When we’d checked in at the hotel, I stopped to make reservations to eat dinner with the princesses. It was in a place all decorated with scenes from Cinderella. But she wasn’t there. And that was hard to explain to Kaitlyn. Two of Cinderella’s mice friends were there. And so were Belle and Ariel, with their princes. In the amount of time it takes to eat a French meal (and this was a French restaurant complete with hoity-toity gross French food like fois gras), the mice and princesses came out to do their same little routine three times. I was impressed when Ariel made her second visit to our table and remembered Kaitlyn’s name.

As we were leaving the park at nearly 10pm, dog tired, I wondered if it might have been worth the extra 300 Euros to have stayed at the Disneyland Hotel. It’s right at the entrance. Not outside the entrance.. at it. You walk under the hotel as you go into the park. The rooms that are probably even less affordable have a view of Main Street.

Our hotel may need some paint and may not have a view of the park, but it does include breakfast. I’d read on Trip Advisor that you’re better off opting for the breakfast inside the park. So we did. We had a 9:15 “reservation,” which meant get up, get ready, get packed and get out. But we could barely get Kaitlyn up. Even the idea of still being at Mickey Mouse land couldn’t rouse our sleeping beauty. Bill finally dragged her out of bed and to the bathtub and we left the hotel at 8:30. One perk of paying the extra price to stay at a Disney hotel is you get special extended hours in the park. Today, those hours were from 8-10am. If we had realized how relatively empty it would be, we’d have bagged that stupid princess dinner and gone to bed early to get the full two extra hours in this morning.

Still, in the half hour we had before our breakfast time, we went on three rides… Pinocchio, Peter Pan and Dumbo. Kaitlyn loved them all. And we practically walked onto all of them. We really only had two long waits today… Autopia and the Rockets. Seems Tomorrowland is the land of long lines. We refused to even get into the long line for Big Thunder Mountain, for fear of a repeat of yesterday’s coaster calamity. (even though she’s been on Thunder Mountain in California). We nearly walked on Pirates of the Carribean and Haunted Mansion… two that are normally horrible long waits. We found out the Haunted Mansion here is scarier than either one in the U.S. And the little speech about the “chilling challenge to find a way out!”… it was in French. Although thanks to the ride I may finally remember how to say “come back” in French.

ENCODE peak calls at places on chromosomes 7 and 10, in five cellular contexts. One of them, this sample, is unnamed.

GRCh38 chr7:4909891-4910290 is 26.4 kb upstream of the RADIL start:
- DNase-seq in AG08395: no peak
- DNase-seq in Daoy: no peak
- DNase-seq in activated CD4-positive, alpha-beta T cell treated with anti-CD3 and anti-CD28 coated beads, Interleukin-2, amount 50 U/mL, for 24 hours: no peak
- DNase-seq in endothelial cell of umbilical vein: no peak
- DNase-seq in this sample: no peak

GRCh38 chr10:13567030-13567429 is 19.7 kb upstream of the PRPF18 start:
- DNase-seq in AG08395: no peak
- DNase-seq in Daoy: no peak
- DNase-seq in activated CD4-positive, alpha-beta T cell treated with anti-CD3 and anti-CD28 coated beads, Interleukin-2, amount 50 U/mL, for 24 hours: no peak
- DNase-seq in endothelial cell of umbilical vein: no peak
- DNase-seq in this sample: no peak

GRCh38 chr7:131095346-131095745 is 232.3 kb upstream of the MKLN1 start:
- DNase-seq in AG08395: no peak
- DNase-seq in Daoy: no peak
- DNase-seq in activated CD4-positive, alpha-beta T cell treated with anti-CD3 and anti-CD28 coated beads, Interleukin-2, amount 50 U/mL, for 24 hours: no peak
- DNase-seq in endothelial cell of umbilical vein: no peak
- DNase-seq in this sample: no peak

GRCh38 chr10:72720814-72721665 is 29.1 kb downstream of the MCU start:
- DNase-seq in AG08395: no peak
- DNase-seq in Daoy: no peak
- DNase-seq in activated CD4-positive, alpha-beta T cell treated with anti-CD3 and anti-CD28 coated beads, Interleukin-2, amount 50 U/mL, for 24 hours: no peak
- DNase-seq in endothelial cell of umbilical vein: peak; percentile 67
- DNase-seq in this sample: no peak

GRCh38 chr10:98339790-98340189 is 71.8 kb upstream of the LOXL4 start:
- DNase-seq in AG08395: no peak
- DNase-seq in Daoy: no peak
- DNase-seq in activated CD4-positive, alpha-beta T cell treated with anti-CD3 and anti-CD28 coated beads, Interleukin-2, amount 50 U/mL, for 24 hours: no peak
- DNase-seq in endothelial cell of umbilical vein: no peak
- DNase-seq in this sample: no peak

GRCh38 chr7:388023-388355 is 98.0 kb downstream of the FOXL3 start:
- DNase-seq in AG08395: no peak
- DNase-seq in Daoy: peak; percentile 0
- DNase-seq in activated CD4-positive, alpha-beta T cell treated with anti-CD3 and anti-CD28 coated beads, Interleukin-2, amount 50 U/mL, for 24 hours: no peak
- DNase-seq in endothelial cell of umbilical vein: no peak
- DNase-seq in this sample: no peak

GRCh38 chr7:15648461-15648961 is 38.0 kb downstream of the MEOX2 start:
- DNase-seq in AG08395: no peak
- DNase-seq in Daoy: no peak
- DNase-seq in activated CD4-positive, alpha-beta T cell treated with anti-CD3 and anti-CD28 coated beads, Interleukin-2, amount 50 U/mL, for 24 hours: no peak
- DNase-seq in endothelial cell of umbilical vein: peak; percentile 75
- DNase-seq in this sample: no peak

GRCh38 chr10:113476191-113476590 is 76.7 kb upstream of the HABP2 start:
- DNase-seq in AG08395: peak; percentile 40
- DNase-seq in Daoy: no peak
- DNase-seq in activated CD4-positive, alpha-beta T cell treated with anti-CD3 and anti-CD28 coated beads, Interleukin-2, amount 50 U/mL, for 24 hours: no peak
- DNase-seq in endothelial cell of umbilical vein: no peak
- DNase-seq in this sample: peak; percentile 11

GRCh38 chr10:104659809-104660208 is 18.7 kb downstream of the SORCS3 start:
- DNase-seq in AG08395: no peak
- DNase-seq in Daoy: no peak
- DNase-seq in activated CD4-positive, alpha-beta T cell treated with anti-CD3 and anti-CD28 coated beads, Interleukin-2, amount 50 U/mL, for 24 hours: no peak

Even without the long lines, getting on the rides was still frustrating… thanks to some of the guests. Some people think nothing of getting their child into a teapot or rocket, then standing there to snap photos (always plural, mind you) before either getting into the ride themselves or then kissing their child goodbye as if they’ll be separated for months then going out to wait. When Kaitlyn and I were on Dumbo, the operator had to stop the ride because one of those people whom the world revolves around had not left the inside area of the ride after the strapping-in, picture taking, kissing ritual. She propped herself up against the fence to make it appear she was standing outside it… and the ride started. When one operator realized what she’d done they stopped the ride to drag her outside. I cannot be entirely sure, but I think that may be grounds for expulsion from the parks at home.

We finished the day by taking Kaitlyn shopping. We skipped Main Street and went to the string of Disney stores in the Disney Village we had to walk to on the way to our hotel to get our luggage. Apparently, everyone had the same idea; the place was packed. Kaitlyn looked and looked and looked. The only thing she wanted was a reversible Belle costume. Frustrating, given the hoops I made others go through to get a new Mulan costume here just last week.

But now she’s sleeping next to me on the train… in her new red ball gown.

3 Responses to “Disneyland Paris”

  1. D.A.D. says:

    Once again I can see this playing out as you wrote it. Disney is wasting money having three people check heights, and then to disagree with each other really stinks when there’s little kids at stake. And this line-cutting nonsense . . . holy cow . . . sorry, holy mouse . . . . I could make a comment about how in many ways that resembles certain people in Glendale, CA but I won’t. But that new red ball gown no doubt is gorgeous!

  2. mandy says:

    oh, yes, she’s planning on bringing the ballgown to grandad’s.

  3. Branson says:

    Hey Mandy, how ironic is this: Walt Disney was French. Well, at least his distant paternal ancestors were. They were from Isigny-sur-Mer in Normandy, near Carentan. His name was Anglicanized from d’Isigny to Disney. So Disneyland Paris may be some kind of obscure French attempt to take over the world.